We are looking forward to the 2015 whale season in Australia and seeing what it would bring. In the meantime, the Maui team is getting ready for their upcoming whale season in the field (December-April).

PWF research team is very grateful to the owners and crew of Shayla, Blue Dolphin, and Amaroo in Hervey Bay and of Cat Balou in Eden for their support over the past three months, by welcoming us on their whale-watching vessel to collect opportunistic data. As we say in Hawai`i “mahalo nui loa” (thank you very much) and “a hui hou kākou” (until we meet again).

Ocean Spirit Underway

Ocean Spirit departed from St. Croixn USVI on November 5th and arrived Colon, Panama November 9th.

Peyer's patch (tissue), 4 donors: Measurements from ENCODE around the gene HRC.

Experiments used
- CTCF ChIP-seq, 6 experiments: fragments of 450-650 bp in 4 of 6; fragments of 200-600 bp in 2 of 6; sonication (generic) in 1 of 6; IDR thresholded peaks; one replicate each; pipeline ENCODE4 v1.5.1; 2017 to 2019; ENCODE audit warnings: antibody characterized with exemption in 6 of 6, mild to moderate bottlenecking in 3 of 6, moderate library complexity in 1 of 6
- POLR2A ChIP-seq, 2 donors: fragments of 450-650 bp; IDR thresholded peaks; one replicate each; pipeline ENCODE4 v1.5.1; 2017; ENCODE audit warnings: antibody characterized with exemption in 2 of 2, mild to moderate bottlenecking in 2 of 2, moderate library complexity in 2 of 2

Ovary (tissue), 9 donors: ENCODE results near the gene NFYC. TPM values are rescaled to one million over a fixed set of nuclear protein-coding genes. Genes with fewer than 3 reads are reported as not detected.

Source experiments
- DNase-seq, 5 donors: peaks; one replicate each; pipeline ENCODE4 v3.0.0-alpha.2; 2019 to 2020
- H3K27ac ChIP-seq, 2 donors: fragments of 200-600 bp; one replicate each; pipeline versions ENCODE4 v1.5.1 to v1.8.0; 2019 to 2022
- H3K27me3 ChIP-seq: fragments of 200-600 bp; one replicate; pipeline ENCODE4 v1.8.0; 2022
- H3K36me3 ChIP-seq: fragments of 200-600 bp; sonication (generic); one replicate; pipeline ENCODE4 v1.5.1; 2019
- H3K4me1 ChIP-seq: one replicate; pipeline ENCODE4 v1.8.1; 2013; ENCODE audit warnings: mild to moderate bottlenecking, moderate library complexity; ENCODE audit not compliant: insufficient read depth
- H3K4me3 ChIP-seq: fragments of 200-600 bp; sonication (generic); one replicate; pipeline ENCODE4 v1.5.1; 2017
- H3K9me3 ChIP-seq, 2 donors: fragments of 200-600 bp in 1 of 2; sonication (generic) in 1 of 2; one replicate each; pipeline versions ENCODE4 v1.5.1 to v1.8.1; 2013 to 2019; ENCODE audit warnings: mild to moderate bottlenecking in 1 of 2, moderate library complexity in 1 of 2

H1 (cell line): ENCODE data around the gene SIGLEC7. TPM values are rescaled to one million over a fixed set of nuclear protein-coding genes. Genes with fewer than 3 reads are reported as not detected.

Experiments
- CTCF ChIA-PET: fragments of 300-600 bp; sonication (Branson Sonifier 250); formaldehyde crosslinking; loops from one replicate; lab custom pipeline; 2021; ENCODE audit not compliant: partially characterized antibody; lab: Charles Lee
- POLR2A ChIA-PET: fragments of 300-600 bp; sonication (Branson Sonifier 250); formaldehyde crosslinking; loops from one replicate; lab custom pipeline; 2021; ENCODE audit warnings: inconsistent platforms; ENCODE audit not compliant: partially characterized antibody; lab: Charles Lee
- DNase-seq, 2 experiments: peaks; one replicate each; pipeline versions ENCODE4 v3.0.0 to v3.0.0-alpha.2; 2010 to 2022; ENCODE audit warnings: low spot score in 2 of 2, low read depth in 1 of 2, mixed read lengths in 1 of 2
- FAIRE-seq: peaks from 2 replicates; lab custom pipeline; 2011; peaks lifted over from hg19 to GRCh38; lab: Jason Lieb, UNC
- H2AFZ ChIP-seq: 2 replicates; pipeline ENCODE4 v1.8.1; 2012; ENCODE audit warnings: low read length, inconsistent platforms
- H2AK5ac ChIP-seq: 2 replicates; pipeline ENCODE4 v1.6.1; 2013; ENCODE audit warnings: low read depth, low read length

Eco Team member Sierra Frye-Keele writes: “After 96 hours of motoring (only 1.5 hours were spent with sails up due to light wind), we’ve made it to Panama! Ocean Spirit is a safe and sea worthy vessel, very comfortable for travel. We ate well, slept well, and encountered only one crazy lightning storm.”

“Seas were pretty calm the entire way, little to no wind, and a bit of rain here and there. It’s pouring now in Panama, and we have a few days to wait before our clearance to cross the Canal. We’re in a nice marina (Shelter Bay), with a pool, luke warm jacuzzi and showers, great restaurant, and spotty Internet access. All is well:) ”

We will be keeping track as they continue their journey crossing through the Panama Canal and up along the pacific coast off Mexico and then across a long stretch towards Hawaii.